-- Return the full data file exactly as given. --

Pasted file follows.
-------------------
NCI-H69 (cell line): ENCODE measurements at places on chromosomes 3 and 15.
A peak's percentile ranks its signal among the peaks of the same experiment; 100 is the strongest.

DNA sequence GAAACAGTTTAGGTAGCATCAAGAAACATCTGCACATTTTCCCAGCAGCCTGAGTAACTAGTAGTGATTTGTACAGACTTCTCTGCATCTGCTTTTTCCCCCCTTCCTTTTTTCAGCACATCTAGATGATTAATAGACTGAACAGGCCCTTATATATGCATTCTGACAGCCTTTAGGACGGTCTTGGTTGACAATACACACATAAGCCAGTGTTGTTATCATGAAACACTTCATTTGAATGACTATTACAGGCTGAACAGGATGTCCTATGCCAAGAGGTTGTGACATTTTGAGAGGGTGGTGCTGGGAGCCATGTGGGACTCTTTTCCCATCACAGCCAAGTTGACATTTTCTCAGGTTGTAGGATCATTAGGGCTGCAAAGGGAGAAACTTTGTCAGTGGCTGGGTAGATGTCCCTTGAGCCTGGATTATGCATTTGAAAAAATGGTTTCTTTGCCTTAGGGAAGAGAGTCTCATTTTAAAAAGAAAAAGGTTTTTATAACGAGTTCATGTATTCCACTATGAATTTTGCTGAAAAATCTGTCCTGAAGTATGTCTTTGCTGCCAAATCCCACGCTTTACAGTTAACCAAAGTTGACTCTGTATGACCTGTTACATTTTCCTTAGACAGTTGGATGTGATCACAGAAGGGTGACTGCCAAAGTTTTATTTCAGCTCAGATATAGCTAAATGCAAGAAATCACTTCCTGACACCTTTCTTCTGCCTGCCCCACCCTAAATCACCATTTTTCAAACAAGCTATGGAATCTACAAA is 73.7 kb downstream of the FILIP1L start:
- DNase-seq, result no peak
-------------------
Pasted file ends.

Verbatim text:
NCI-H69 (cell line): ENCODE measurements at places on chromosomes 3 and 15.
A peak's percentile ranks its signal among the peaks of the same experiment; 100 is the strongest.

DNA sequence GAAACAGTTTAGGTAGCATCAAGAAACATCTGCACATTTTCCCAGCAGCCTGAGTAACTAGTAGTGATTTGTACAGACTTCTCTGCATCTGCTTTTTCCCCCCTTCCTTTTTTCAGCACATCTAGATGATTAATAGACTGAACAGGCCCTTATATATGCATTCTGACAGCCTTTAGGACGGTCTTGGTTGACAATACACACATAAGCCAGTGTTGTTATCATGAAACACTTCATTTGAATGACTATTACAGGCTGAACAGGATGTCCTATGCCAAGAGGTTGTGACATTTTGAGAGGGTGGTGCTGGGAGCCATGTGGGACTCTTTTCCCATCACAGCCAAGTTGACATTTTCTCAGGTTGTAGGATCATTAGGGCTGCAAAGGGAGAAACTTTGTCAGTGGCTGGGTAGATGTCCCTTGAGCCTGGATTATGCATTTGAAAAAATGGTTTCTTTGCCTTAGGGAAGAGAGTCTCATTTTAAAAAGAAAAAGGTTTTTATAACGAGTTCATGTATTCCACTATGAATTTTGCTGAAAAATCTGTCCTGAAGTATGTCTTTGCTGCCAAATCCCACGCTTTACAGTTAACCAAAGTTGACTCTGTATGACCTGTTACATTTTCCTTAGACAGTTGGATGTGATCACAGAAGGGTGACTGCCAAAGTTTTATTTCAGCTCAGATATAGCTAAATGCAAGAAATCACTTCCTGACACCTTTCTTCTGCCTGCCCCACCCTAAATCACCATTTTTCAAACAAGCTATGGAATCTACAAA is 73.7 kb downstream of the FILIP1L start:
- DNase-seq, result no peak